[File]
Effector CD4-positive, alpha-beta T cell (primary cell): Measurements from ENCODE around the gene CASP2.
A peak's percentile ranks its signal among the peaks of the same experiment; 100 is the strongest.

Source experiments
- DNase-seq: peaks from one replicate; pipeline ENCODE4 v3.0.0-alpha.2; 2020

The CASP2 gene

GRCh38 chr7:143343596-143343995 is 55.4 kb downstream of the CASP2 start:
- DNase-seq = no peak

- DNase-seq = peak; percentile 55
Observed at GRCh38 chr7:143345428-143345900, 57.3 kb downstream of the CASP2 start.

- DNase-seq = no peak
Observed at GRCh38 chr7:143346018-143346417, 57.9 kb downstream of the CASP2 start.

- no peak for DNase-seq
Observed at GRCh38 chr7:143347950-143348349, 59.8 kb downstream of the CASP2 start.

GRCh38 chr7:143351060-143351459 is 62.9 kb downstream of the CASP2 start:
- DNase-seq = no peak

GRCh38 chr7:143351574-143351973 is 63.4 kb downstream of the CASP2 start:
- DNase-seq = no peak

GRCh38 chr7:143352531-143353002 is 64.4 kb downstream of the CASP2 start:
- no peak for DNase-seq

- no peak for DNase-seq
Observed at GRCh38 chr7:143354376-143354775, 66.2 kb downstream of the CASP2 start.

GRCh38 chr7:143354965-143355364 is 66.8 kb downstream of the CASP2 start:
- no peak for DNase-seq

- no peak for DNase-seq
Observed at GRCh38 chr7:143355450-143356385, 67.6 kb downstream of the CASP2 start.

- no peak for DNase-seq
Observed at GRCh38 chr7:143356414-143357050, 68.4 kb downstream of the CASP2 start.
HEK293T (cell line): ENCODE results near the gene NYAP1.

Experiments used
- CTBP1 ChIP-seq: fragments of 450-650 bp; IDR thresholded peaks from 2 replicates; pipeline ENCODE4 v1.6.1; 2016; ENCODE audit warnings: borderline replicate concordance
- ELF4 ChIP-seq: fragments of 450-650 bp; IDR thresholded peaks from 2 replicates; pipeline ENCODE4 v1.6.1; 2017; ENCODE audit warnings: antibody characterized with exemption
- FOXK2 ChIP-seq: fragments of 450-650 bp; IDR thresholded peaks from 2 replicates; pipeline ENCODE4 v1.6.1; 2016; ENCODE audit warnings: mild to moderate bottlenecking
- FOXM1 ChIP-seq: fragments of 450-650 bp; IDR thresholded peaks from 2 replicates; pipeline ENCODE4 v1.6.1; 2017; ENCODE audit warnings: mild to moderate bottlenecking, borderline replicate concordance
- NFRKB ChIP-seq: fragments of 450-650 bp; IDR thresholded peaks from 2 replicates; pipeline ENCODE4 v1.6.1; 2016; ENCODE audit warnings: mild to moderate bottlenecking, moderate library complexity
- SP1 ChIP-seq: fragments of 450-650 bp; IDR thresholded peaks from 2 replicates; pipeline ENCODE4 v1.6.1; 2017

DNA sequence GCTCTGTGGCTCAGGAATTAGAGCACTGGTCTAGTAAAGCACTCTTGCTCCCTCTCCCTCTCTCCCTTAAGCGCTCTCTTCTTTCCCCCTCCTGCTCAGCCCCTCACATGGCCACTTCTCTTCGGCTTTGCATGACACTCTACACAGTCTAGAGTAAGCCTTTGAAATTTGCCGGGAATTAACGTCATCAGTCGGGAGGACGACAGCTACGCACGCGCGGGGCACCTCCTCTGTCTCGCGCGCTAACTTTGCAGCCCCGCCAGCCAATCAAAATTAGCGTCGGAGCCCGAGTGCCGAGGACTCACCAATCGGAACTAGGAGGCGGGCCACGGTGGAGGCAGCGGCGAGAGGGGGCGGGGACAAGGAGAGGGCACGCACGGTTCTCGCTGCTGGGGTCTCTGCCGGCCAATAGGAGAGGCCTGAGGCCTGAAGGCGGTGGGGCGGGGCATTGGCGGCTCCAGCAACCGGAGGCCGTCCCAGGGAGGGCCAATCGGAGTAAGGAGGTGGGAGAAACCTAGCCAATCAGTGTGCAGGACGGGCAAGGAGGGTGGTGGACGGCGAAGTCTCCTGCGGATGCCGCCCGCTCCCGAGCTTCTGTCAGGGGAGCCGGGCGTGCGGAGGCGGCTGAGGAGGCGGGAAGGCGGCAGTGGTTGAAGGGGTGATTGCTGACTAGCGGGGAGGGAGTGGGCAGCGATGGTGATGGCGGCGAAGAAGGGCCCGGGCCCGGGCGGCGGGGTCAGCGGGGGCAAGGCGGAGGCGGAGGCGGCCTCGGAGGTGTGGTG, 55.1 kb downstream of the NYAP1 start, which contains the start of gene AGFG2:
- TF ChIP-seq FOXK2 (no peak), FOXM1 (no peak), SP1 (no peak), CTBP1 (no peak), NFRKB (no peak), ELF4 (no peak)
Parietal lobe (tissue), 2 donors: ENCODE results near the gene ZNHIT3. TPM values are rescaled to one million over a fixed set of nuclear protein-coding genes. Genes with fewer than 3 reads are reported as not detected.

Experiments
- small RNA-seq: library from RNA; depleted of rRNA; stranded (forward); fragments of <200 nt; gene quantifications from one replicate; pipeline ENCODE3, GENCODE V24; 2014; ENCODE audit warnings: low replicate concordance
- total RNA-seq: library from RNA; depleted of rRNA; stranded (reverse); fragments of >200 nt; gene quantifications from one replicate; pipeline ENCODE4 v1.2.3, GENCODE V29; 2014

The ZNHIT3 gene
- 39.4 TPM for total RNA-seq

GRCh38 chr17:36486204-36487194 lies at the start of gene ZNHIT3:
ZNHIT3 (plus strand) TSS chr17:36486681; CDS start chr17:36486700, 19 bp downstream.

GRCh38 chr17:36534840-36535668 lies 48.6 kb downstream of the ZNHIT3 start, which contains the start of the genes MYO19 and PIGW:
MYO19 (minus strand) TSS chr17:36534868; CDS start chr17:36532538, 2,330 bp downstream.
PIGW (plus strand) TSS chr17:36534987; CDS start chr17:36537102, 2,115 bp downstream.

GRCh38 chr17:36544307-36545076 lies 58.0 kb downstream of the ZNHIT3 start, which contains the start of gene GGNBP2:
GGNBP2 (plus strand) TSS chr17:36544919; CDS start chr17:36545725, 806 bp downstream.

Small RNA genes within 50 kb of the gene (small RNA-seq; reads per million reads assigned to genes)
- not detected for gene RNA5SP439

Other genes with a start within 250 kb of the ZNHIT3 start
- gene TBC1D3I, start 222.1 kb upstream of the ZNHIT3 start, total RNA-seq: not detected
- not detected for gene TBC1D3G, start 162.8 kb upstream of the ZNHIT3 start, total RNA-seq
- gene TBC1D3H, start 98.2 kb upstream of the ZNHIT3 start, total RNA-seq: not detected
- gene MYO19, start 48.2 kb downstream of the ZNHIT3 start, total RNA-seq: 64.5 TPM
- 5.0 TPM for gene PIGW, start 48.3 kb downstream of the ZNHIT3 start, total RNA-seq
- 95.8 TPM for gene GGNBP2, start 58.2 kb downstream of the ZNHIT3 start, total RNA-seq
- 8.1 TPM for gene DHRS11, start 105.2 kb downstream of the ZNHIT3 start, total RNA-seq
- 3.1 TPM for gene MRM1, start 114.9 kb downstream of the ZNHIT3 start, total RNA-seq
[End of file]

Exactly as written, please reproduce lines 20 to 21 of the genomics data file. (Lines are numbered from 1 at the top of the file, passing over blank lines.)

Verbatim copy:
- no peak for DNase-seq
Observed at GRCh38 chr7:143354376-143354775, 66.2 kb downstream of the CASP2 start.